Only Granma knows the secret at Pocock Grange. Finella, the gangly, skinny misfit, of Ernestown, is about to find out, after she has had dreams about a strange war and a glimmering ring. Granma and Finella go to Pocock Grange that Hallowe’en. Pocock, the old recluse of Pocock Grange gives them the message Baba Yaga has sent a message through the Old Book: send the girl to the Woods of Nowhere. She is needed. There have been wars, terrible wars called the Steel Wars. Thousands of people have been incinerated by the Steel Man, mastermind of the Wars. Not yet ghosts, they are hanging onto life, encamped at the foot of the Moon Mountain.

Every day, the Fire Master razes tracts of forest to the ground, in search of these Lost Souls, whom he will hand over to Steel Man to turn into robots for his Steel Factories. It is Baba Yaga’s job to get them out. She cannot do this without a Dreamer, who negotiates the Passage out of the Woods of Nowhere, back into the world, where Lost Souls can be restored.

Finella needs a Dream Bag. She needs clean, perfect dreams that cross the threshold between Pocock Grange and the Woods of Nowhere. She needs to mix them into a Potion and carry them back across the threshold, to Pocock Grange, where the illustrious alchemist, Dr. Pocock, will finish the work with the Blue Eagle. Then, the Passage will open and the Lost Souls will return.

Finella’s greatest enemy comes from her own blood: her half brother Edmund is the secret ally and, unwittingly, the illegitimate son of the Fire Master, Lord of the Woods, servant of the Steelman. Together they work to ruin Finella’s attempts to save the Passage, and destroy it from the other side. Baba Yaga, at last back in Pocock Grange, proclaims there is one, last chance: there is a Passage in Shambhala, beyond the Northern Mountains, where no human has ever been. It is up to Finella to dream the future of the world.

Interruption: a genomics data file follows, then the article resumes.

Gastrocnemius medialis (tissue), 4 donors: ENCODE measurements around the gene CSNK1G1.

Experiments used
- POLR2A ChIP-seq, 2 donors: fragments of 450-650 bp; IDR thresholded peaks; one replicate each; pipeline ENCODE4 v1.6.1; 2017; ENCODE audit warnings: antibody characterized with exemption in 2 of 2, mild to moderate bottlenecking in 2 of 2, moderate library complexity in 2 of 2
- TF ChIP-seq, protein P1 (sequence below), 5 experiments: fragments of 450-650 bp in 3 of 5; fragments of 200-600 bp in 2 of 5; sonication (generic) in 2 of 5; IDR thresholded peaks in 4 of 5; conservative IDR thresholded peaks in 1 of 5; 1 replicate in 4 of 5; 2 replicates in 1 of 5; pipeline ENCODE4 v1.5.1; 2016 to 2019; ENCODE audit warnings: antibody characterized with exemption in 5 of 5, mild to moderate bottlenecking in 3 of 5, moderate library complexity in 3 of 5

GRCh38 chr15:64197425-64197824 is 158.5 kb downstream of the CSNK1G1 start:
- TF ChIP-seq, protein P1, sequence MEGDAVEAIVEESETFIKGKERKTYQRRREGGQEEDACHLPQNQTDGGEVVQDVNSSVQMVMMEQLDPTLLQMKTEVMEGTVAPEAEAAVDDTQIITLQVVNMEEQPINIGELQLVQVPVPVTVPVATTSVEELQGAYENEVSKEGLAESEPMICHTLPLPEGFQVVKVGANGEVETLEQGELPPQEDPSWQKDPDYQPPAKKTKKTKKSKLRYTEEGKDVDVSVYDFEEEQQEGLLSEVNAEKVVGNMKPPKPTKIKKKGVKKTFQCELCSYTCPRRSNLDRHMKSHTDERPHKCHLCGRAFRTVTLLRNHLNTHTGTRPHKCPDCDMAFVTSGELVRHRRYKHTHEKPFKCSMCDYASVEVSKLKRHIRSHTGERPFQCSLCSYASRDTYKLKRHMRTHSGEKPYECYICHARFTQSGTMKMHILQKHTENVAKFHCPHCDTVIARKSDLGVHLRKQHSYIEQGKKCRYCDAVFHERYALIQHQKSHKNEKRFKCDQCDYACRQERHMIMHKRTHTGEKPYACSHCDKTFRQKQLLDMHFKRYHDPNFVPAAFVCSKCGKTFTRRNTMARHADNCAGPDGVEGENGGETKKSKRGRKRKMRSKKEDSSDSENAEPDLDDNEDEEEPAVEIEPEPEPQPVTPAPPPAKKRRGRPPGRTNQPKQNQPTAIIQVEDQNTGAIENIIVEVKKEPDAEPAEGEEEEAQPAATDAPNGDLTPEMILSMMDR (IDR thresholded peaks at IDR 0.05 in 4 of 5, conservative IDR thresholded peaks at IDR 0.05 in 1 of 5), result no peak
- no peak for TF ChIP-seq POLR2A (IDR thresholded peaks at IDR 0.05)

Read More


The Love Chapter

The Love ChapterThe Love Chapter the Balcony Project, an Inner City Multi Media Art Project by Rhona Byrne, who commissioned me to write the ‘Love Chapter’. This was recorded by Rose Henderson, and placed into a cube shaped audio box that broadcast different stories and music when activated with the headphone plug. Quite ingenious!



Brid has lived in Bluebell all her life. Her daughter Caer finds a pewter thimble in her flat, which Brid claims is the very vessel that Tristan and Isolde drank the love potion from, in the middle ages.Brid’s mother survived her father’s drinking years with this very thimble: she administered a ‘love cure’ from it that brought luck to desperate, love-weary people in the locality.

There is a dark secret behind Brid’s father’s story of a young UCD student, secretly a member of the IRA, who was blown up by a mine on the Naas Road in 1922, who left behind him his fiancé who hanged herself in the Rose Garden.Years later, Brid’s mother tells her the story of a young girl called Isolde from Chapelizod, whose lover was killed by a Black and Tan grenade on the Naas Road. Isolde poisoned herself with ammonia. There is a strange connection between the two stories that reveals a terrible secret in Brid’s family, which revolves around the thimble.

Love, both pure and tragic, is explored in this story that is inspired by the infamous legend of Tristan and Isolde.

Read More